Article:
Our world is changing quickly and profoundly. Rich and poor – regardless of where they live – are faced with increasingly ‘thick’ problems and social change is more politicized and contested than ever before. And yet, most international development NGOs (INGOs) keep offering ‘thin’ solutions to these problems. Solutions geared to measurable material success. Solutions that are aimed at increasing participation in unsustainable economies and polities. In December 2011, The Broker began hosting a debate to address these problems and the future of INGOs. It took place in the context of the Hivos knowledge initiative ‘Future Calling’. This special report is a follow-up to that debate, taking into account the many views and opinions submitted to the ‘Future Calling’ blog by contributors.
There is general agreement that INGOs need to change course. In his article originally written as a ‘think piece’ for the Hivos initiative, Michael Edwards examines various options open to INGOs, suggesting it is time for INGOs to leave behind the trodden path and explore new avenues. He sums up these options by asking whether INGOs should be retired, replaced or rejuvenated.
Ellen Lammers suggests in her article that it is decision time for INGOs. They are trapped in a midlife crisis and need to adapt to a changing globalized world with shifting power centres – in which the West is losing ground to emerging powers – and a redistribution of the world’s poor populations. These problems cannot be solved by a single government, country or INGO. The main challenge ahead is to bring together different economic, social and political players, locally and globally, to collectively safeguard the world’s global goods.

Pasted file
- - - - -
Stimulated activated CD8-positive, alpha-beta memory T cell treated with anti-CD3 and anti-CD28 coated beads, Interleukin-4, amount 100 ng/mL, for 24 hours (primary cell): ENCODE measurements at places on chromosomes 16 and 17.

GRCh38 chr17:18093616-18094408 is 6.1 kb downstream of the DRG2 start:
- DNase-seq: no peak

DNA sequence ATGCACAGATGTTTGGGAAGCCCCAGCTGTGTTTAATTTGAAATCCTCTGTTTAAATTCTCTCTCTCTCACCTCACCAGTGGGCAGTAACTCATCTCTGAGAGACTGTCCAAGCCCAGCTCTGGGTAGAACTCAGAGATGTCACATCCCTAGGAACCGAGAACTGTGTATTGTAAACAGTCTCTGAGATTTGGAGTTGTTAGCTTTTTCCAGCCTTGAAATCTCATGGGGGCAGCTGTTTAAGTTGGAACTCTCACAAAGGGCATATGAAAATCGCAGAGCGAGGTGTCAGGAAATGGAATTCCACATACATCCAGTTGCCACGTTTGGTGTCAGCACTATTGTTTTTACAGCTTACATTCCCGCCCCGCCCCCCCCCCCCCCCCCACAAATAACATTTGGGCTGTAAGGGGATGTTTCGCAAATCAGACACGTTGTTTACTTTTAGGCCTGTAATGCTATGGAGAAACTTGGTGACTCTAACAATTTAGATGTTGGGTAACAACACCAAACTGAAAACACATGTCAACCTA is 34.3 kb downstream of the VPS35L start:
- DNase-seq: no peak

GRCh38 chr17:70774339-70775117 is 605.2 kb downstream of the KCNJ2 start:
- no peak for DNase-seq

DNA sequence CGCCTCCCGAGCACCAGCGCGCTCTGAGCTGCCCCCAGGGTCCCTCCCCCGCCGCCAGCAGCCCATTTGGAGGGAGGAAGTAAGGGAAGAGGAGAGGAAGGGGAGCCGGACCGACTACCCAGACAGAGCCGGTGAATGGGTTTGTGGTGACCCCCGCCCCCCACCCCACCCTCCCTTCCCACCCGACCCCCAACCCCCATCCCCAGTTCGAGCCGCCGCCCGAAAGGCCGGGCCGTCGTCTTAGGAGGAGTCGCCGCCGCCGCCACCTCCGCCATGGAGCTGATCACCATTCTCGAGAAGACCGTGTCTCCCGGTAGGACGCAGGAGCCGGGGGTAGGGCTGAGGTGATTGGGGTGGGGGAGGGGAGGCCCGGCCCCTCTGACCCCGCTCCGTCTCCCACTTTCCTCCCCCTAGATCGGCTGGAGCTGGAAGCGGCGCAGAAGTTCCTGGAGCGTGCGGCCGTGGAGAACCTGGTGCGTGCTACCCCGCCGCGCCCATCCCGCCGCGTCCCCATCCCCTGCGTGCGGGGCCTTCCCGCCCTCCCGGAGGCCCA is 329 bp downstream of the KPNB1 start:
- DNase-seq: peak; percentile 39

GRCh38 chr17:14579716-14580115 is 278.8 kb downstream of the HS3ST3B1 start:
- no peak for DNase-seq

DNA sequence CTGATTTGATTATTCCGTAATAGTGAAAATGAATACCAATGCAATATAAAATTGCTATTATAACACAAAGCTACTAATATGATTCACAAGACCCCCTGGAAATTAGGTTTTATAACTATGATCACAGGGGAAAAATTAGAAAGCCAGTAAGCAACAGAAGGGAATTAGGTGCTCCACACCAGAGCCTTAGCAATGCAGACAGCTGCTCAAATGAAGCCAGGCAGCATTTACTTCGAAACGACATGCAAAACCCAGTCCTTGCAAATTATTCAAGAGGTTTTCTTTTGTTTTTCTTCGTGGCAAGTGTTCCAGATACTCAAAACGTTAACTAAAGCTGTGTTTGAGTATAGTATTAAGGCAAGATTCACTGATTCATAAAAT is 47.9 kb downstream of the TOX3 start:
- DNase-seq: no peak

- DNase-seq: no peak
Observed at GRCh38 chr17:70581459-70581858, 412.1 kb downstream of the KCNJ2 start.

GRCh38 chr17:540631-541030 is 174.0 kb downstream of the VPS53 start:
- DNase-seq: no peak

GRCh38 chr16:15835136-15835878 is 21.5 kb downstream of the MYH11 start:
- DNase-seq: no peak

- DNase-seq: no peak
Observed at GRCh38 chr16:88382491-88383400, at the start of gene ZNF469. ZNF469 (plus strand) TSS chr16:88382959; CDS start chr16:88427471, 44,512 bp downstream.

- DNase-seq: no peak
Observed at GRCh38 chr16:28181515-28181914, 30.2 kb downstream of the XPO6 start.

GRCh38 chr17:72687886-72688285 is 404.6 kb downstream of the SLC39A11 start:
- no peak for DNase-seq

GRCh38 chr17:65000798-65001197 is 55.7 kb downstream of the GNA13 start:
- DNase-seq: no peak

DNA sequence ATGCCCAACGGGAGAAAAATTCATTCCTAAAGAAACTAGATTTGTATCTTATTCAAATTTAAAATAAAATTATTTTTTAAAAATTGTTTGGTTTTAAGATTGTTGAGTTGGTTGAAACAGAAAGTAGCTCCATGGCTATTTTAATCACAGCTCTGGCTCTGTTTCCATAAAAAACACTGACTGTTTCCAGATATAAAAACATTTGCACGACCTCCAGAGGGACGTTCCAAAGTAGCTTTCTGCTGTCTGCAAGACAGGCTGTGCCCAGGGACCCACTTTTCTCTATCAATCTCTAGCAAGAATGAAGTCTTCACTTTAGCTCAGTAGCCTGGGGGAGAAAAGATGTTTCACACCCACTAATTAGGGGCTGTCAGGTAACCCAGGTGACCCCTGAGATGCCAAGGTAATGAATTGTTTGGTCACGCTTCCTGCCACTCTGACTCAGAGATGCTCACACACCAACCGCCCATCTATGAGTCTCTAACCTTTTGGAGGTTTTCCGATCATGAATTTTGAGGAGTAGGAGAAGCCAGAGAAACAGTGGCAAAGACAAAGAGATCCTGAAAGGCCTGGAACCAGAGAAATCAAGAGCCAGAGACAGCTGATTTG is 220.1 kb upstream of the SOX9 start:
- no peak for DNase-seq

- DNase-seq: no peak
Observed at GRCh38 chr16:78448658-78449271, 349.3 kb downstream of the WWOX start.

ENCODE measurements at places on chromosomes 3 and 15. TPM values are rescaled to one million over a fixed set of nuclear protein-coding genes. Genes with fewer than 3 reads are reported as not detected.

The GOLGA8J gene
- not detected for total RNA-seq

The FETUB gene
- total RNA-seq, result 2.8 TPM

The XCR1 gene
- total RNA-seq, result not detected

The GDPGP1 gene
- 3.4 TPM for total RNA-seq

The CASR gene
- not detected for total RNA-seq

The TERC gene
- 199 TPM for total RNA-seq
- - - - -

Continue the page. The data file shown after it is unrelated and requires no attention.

If INGOs are going to successfully adapt to a changing world and introduce appropriate structural change, they are going to have to leave their comfort zone and re-politicize themselves, argues Evert-Jan Quak in his article. That means challenging political, social and economic power relations – by joining social movements and supporting the poor and those who fight for justice in emerging powers, in the West and in poor countries.